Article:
Cape Coast Castle was one of the largest slave castles in Africa.  I share original photography from inside both the castle and museum.  I also share a little information on the terrible things that happened here throughout the slave trade.

Museum

When you enter Cape Coast Castle you’re welcome to visit the museum for as long as you wish.  As well as the museum, you’re given a guided tour of this former slave castle.

Slave Shackles

Slave Shackles in the Cape Coast Slave Museum

Cape Coast Castle processed thousands of slaves therefore in the museum you can view original items used during this period.  The slave shackles on display are an example of how badly slaves were treat.  However, once you take the slave castle tour you’ll discover this is just one of the several examples of inhumane treatment.

Slave Branding Iron

Slave Branding Iron

All slaves which were processed at Cape Coast Castle would be branded with an iron.  It would be heated red hot and used to scorch the back of newly captured slaves.  Effectively, the branding iron would label / trademark slaves.

How Did Racism Begin?

Cape Coast Castle Museum - Ghana

There’s a picture in the museum which for me, sums up when racism began.  European slave traders are shipping slaves to the Americas.  All the slaves are in shackles, weak and clearly starving.  In contrast, the Europeans are well dressed, look strong, clean and well groomed.  It’s years of this behavior where the racism people talk about today began.

Male Dungeon – Entrance

Male Dungeon at Slave Castle Ghana

Newly captured male slaves would be branded by a hot iron, shackled and placed in the male dungeon.  They had no choice but to sit and wait for the next slave ship to come to port and take them to the Americas.  This could take months.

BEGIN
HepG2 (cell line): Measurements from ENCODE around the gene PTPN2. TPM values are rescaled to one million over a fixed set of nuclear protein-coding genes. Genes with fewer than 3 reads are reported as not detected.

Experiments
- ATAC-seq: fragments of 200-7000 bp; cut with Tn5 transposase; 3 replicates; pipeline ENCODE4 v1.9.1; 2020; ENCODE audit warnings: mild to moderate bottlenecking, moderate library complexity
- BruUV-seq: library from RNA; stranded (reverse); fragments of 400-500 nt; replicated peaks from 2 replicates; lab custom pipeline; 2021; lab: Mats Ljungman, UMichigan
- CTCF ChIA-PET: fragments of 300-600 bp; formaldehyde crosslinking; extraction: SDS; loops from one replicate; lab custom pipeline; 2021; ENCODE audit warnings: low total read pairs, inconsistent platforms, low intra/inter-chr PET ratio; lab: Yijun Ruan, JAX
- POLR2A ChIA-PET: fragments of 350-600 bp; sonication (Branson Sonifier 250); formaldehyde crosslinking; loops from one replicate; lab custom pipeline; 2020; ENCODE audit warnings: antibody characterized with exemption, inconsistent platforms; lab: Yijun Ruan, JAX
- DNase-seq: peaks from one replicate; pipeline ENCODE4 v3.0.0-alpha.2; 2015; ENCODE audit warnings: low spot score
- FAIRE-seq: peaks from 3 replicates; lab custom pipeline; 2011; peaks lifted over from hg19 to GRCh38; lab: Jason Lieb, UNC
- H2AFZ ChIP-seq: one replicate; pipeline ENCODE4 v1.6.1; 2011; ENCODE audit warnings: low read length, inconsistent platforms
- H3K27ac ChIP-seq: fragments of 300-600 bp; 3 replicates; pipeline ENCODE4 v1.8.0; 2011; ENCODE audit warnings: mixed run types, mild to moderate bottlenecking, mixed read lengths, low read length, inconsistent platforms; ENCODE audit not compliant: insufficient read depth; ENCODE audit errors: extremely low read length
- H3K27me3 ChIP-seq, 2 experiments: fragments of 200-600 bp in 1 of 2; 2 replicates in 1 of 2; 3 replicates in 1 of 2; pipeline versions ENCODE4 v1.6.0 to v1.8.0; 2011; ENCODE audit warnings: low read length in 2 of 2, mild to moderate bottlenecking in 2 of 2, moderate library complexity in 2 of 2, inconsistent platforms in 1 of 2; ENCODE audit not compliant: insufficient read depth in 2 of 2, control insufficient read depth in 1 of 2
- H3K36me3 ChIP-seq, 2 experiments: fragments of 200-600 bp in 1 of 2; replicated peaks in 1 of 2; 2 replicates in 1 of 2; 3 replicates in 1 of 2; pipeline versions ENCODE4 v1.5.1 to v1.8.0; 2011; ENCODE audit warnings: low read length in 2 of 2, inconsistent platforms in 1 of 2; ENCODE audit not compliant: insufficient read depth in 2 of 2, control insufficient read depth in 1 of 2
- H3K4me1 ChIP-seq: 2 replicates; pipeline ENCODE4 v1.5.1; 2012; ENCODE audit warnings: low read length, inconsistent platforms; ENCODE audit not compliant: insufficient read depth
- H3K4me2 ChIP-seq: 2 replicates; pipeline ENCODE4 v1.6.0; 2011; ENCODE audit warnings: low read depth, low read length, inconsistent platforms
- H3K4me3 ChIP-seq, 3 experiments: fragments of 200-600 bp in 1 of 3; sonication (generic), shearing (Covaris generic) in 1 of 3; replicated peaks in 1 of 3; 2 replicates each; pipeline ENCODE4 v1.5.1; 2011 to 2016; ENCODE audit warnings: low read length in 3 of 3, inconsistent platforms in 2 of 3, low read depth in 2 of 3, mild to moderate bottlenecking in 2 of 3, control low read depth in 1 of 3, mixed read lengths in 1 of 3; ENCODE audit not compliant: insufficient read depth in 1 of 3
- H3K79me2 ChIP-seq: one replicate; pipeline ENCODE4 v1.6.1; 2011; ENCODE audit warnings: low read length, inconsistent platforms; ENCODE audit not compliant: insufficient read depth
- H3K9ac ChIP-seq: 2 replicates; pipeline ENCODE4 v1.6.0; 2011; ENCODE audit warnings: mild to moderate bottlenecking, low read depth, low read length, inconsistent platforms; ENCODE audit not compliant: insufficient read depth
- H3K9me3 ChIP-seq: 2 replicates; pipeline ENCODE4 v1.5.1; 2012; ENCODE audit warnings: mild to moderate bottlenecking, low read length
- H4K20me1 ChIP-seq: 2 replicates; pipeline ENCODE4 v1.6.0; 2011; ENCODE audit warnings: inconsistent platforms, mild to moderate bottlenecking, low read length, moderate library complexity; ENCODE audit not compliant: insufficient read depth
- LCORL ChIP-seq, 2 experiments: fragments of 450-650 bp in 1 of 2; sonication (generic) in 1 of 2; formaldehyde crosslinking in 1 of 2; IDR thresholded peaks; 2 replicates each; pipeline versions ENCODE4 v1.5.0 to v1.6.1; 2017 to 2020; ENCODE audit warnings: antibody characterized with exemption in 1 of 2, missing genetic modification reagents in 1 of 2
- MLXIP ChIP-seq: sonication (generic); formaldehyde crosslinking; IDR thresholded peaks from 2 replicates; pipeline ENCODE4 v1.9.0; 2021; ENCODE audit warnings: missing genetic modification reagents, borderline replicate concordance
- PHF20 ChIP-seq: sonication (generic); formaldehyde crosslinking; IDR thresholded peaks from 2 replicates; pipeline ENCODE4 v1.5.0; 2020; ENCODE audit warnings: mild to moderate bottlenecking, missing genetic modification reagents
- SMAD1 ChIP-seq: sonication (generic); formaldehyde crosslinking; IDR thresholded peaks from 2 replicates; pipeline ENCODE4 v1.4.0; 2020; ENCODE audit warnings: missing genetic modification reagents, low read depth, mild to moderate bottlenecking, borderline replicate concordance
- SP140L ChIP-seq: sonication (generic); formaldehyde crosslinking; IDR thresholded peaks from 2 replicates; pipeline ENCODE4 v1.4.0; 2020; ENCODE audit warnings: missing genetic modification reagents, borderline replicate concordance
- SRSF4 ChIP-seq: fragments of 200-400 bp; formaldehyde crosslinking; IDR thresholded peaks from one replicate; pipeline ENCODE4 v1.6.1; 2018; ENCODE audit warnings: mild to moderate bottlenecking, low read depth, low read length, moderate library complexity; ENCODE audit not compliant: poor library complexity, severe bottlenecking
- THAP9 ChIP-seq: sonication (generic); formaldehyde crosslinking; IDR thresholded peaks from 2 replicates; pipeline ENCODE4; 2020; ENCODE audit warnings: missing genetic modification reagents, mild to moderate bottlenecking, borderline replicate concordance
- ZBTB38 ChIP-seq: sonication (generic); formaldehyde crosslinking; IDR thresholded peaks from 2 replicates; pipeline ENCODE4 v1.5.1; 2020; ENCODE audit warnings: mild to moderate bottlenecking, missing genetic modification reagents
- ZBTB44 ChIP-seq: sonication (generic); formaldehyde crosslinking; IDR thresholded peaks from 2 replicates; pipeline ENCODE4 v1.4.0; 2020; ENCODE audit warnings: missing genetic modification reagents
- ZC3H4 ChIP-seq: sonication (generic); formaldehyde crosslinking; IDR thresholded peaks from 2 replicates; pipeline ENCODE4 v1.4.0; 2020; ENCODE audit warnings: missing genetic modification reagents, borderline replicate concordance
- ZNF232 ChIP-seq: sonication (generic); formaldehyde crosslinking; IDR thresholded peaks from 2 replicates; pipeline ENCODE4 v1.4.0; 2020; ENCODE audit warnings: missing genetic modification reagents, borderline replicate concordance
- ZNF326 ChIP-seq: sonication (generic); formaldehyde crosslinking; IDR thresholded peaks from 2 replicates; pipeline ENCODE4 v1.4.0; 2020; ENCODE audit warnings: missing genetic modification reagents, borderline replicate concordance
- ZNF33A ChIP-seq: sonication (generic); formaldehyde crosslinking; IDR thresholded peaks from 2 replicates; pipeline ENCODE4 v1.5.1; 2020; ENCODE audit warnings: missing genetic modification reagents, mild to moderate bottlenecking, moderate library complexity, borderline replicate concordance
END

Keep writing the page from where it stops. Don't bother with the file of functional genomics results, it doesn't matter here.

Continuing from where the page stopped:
Male Dungeon – Interior

Male Slave Dungeon Interior - Ghana Slave Castle

The Slave dungeon is made up of 5 connected rooms which could hold hundreds of slaves at a time.  There are no lights, little ventilation, no toilets or any other type of facilities.  Slaves were shackled together in extremely cramped conditions just waiting for a slave ship.  In fact, they probably didn’t even know what they were waiting for.  Take a look at the floor in the picture above, which is clearly not stone but a strange looking surface.  I was walking on the build up of feces, blood and dead bodies from the slave era.  It’s very disturbing but if a slave needed the bathroom he had no choice but to go where he was chained up.  If a slave died, his body would stay there until the next ship came in and they cleared the area.  These were truly horrific condition, worse than you could ever imagine.

Female Dungeon

Female Slave Dungeon

The female slave dungeon was not nearly as large as the male.  I presume because they didn’t trade as many females.  However, the female slaves were kept in largely the same conditions as the males.  Europeans would barely give them enough food to keep them alive whilst they wait for the next slave ship to come to port.  One additional danger the females slaves had was the threat of rape.  Not from male slaves but from the Europeans.  Female slaves had to go with their captors if requested.  But what would happen if they refused?  They would be put in the notorious slave prison cell.

Slave Cell

Slave Prison Cell in Cape Coast Castle Ghana

If a slave disobeyed or rebelled against the Europeans in anyway he or she would be put into the prison cell.

Slave Prison Cell Interior

Slave Prison Cell Interior

No slave ever came out of the prison cell alive.  They were thrown in here and abandoned without food.  What’s more, I expect if they’d upset the Europeans in some way they would have been severely beaten first.  A word of warning before you enter this room, to this day it has a strong odor of death.  Human scratch marks can also be seen on the wall.  It’s a very disturbing room to visit now, let alone for the slaves who were locked up here.